C-Command Software Forum

can I edit files outside of EF?

I keep my important web pages that I edit in a folder.
I made an alias of it for my finder side bar for easy access.

Can I make an alias of that folder (which is now inside EF) and edit the files like I usually do by going directly to them from the alias to the folder, and EF upate them properly with them being edited outside of EF?

Do you know if EF would garble any characters of BBEdit or Taco?

thanks
kim

Yes, you can edit the files directly from the alias/folder using your favorite editor.

There is one thing you should be aware of if you use EagleFiler’s Verify feature. If you edit the files using EagleFiler’s editor, EagleFiler will automatically update the checksum when it saves the file. If you edit the files outside EagleFiler, when you use EagleFiler’s Verify command, it will notice that the file has changed, and it won’t know for sure whether this was because you changed the file or because the file was damaged. You can then click the Update Checksum button tell EagleFiler that you changed the file on purpose. If you don’t use the Verify command, then this won’t affect you at all.

EagleFiler will auto-detect various Unicode encodings using the BOM (Byte Order Mark), and if there is no BOM it will assume the file is UTF-8. So, provided that you use a Unicode encoding or ASCII, everything will be fine. If the file is in another encoding such as MacRoman or Latin-1, the ASCII characters will display properly, but others might display garbled. The actual file would remain intact unless you edit it from within EagleFiler, in which case EagleFiler will save any changes that you make using UTF-8.

Verify, updating checksums, and the error window

One of the libraries that I’ve started keeping contains documents that people send me upon which they would like comments, and my usual method of doing this is opening the file in the external editor (generally, Word), inserting whatever comments I have, and then sending the file back to people.

After editing, though, I have to come back, hit verify (knowing that it’s going to fail), click OK on the resulting error window, usually move the tags window out of the way so it doesn’t obscure the error window, and then hit update checksum, move the tags window back, and then click back on the library window. It seems like a lot of clicking to do, though I like to perform the verify step just so that the checksums in the database are not out of sync.

Would it be possible to have an update checksum button that one could drag to the toolbar and just hit directly (bypassing the verify step)? I would assume that this wouldn’t be a very coding-intensive addition, but it reduce the steps from 5 to 1 for each document I comment on.

I might also vote for having the verify button provide feedback in non-modal way, though right now there isn’t a place for such feedback except in the error window.

And, now that I think about the error window, I have two more suggestions:

First, a clear button (so I can if I choose clear out old errors to make it more obvious which errors are new).

And second, when a checksum fails and update checksum is hit, updating the error message in the error window to reflect the fact that the checksum, though it had failed, has now been fixed, would be great. I often find myself hitting Update Checksum a couple of times because the visual feedback on the button click is not very visible, and I’m sometimes not sure if it “heard me” or not.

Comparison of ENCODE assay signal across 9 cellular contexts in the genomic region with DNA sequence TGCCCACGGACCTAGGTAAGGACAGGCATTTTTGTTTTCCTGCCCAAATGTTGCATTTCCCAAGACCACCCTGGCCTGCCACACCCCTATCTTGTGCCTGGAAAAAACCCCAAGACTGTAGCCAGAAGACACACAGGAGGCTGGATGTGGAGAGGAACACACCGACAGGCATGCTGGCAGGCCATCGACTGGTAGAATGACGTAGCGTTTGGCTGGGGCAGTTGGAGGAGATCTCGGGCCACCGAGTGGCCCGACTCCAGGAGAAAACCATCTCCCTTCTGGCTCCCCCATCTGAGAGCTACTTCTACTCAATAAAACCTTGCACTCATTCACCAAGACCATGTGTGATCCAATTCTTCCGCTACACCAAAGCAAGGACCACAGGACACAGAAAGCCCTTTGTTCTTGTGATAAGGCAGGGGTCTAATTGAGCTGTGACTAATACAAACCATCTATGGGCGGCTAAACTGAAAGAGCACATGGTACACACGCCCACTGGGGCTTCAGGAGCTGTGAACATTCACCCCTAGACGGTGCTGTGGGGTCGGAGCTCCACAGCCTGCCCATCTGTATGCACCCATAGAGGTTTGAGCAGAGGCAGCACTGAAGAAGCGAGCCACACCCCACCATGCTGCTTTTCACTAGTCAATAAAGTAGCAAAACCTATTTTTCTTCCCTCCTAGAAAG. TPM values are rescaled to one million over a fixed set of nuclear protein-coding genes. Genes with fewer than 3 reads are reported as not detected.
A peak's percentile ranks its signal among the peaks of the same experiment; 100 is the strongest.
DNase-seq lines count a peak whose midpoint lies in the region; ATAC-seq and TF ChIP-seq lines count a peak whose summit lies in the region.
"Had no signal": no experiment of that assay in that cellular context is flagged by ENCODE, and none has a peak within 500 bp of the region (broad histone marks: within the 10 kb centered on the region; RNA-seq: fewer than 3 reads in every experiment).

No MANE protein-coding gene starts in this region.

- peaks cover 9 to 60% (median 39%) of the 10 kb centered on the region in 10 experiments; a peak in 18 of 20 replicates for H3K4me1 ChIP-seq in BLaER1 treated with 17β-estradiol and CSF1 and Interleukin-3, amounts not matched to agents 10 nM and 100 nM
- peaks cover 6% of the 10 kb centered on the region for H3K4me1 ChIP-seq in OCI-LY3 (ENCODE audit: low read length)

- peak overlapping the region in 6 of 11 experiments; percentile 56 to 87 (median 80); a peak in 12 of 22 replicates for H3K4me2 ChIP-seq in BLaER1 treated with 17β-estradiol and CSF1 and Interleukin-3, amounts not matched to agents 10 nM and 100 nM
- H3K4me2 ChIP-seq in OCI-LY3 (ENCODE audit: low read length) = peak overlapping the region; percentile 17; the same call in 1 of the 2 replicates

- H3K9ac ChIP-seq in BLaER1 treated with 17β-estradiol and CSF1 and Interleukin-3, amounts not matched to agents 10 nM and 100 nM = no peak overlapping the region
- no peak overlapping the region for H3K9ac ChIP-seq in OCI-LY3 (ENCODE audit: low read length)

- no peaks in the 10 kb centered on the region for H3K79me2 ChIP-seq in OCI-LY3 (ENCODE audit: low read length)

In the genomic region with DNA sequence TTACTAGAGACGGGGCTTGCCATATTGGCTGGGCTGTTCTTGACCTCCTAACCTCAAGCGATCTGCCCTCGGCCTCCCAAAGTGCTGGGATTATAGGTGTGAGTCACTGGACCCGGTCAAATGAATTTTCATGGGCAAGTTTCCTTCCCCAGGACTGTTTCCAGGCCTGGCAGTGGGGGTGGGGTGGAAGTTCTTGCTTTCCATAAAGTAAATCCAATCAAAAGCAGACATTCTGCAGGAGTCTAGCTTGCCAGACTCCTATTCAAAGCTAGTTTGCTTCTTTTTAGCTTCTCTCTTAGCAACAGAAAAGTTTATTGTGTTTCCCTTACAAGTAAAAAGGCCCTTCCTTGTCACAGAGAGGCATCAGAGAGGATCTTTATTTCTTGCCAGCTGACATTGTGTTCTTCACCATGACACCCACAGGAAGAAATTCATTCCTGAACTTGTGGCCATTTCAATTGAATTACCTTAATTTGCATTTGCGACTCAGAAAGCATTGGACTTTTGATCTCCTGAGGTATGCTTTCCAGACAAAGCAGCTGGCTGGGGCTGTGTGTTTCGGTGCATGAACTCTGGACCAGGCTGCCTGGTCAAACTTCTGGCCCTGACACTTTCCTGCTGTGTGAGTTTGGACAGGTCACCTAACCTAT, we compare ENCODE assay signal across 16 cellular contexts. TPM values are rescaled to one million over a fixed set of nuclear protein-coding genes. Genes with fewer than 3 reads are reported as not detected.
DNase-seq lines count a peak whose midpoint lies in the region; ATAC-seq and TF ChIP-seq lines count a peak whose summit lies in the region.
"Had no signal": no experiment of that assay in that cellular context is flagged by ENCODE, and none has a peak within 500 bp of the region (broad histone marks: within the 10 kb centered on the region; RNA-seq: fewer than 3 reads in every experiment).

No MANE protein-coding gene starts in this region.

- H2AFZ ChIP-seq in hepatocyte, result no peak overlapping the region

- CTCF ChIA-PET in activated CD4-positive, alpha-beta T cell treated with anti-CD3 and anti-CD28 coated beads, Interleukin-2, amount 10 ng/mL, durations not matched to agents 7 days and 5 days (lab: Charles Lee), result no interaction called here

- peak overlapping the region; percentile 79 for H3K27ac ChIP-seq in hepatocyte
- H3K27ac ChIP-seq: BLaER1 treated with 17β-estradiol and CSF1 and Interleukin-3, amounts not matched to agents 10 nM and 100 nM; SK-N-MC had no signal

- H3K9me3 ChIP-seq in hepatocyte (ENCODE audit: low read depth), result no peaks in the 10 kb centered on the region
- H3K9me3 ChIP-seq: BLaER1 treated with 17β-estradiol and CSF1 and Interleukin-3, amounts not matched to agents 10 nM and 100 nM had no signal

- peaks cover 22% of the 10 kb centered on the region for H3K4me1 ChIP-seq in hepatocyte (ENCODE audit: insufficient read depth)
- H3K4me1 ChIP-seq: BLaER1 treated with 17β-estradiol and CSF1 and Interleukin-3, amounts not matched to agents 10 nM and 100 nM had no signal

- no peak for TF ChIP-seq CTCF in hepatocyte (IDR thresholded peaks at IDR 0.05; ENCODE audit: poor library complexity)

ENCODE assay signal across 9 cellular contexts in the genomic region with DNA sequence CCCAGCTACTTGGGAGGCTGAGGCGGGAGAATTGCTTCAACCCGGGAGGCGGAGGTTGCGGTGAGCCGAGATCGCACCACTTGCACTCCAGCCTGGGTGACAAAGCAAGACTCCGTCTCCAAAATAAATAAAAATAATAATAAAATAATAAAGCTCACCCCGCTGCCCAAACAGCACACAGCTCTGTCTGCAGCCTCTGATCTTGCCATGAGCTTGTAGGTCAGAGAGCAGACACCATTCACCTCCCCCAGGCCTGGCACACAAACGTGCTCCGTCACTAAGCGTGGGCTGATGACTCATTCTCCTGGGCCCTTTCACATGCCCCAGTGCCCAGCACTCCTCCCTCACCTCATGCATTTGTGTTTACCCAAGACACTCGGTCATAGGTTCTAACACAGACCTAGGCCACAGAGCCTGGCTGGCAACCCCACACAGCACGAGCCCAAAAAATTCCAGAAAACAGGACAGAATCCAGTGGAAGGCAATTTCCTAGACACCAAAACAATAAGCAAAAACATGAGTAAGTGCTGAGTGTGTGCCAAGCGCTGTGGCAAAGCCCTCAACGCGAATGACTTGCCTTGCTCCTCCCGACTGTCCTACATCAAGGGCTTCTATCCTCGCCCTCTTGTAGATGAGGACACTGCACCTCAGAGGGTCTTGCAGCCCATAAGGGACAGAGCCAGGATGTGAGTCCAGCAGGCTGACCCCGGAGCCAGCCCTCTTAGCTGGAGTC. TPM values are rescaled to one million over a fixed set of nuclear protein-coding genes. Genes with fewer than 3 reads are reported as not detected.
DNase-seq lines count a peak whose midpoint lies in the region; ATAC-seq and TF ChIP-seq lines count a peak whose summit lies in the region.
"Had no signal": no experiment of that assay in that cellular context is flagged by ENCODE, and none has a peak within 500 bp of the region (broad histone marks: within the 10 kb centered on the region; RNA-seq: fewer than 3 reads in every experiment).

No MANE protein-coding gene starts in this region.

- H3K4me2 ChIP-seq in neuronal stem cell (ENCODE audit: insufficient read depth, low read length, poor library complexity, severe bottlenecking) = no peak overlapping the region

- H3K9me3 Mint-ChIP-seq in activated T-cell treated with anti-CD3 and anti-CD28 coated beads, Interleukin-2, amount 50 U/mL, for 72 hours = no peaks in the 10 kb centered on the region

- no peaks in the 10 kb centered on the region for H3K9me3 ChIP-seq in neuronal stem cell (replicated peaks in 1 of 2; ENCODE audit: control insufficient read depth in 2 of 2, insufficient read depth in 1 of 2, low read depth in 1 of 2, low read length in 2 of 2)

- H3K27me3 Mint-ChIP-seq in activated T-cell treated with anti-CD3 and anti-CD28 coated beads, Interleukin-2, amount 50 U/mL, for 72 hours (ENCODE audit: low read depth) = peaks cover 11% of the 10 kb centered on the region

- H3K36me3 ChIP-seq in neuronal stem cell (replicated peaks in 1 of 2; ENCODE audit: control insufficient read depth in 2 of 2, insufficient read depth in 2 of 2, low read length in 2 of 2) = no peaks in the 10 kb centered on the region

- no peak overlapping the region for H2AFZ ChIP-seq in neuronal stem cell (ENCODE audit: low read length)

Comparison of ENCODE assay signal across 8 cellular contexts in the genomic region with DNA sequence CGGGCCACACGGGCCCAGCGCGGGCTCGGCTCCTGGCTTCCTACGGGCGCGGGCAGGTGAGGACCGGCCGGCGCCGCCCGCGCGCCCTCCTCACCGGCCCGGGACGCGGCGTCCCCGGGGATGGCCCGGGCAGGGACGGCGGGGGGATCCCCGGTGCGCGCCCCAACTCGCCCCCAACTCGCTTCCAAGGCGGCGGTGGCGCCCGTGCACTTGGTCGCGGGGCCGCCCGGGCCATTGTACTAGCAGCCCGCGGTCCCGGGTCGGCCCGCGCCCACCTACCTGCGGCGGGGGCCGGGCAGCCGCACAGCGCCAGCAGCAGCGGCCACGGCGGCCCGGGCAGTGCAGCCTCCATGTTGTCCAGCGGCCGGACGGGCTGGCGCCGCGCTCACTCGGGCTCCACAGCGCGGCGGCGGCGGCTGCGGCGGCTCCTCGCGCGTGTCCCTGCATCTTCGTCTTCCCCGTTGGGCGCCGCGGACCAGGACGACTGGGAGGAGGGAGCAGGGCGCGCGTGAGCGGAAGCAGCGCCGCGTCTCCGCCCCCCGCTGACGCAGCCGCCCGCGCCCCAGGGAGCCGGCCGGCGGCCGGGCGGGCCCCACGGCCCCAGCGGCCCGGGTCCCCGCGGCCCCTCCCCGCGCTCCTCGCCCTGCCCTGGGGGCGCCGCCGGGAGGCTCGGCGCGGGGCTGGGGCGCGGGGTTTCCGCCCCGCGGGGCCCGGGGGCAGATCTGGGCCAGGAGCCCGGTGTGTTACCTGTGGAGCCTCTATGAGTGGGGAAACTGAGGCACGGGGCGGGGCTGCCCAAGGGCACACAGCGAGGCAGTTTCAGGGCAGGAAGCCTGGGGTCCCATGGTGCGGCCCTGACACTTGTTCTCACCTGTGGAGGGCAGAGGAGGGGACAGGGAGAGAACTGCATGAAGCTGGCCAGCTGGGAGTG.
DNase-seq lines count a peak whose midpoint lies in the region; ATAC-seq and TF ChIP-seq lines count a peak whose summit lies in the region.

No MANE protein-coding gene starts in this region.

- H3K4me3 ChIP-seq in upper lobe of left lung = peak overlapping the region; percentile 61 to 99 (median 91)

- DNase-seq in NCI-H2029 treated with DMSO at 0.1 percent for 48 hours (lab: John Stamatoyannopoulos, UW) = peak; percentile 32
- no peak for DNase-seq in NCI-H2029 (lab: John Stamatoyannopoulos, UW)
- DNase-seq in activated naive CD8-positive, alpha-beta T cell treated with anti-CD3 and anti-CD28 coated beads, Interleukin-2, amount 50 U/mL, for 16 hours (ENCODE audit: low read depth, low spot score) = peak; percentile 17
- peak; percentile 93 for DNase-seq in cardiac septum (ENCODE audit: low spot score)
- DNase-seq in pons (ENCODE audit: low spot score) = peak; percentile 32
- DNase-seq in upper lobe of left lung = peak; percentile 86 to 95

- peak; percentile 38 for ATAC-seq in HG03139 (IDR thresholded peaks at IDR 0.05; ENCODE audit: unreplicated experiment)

Yes, that’s on my list.

What do you suggest? I agree with the general idea, but I don’t think it belongs in the Errors window. It could throw up a non-modal “message” window, but I don’t think that’s common behavior among Mac apps except for Growl.

You can press Delete to clear the selected error, or use Customize Toolbar to add a Delete button.

Sounds good—thanks.

Well, you could post a Growl event for it, since EF is Growl-savvy anyway. And, actually, the only time that it wouldn’t be appropriate to put this information in the error window is if verification passes (although the modal window also contains the more global information about how many files were verified).

This may not really fit in with your UI vision, but you could put a little badge on the Verify button after verification happens (like on the Mail or SpamSieve icons in the dock). The badge might have a number that signifies the number of files checked, green if they all passed, yellow if some failed (and the failures will be in the error window). The badge should disappear, presumably, on the next action (selecting something in the library, an import from outside that causes a display update).

Ah, I hadn’t seen that. It doesn’t let you delete more than one at a time, but there aren’t usually a lot of errors in the window. The main case in which a lot of errors get thrown is when I import a folder of stuff that contains some duplicates, that was what I had in mind when I was thinking it would be nice to be able to clear them in one fell swoop. But the Delete button works fine for now.

What I was thinking was something like this (but with the badge either yellow or green, not red). And perhaps placed a bit higher. Perhaps while the badge is displayed, the checkmark should be grey rather than green.

http://www.bu.edu/linguistics/UG/hagstrom/pix/icon-badge.jpg

I’m not sure. It seems just a little bit weird as a way to provide feedback, since badges are usually used to encourage one to push a button, rather than to display information about what happened last time you pushed a button. Perhaps that’s too inconsistent.

I’ve added an Update Checksum menu command in EagleFiler 1.2, and if you wish you can use the Keyboard pane of System Preferences to assign a keyboard shortcut.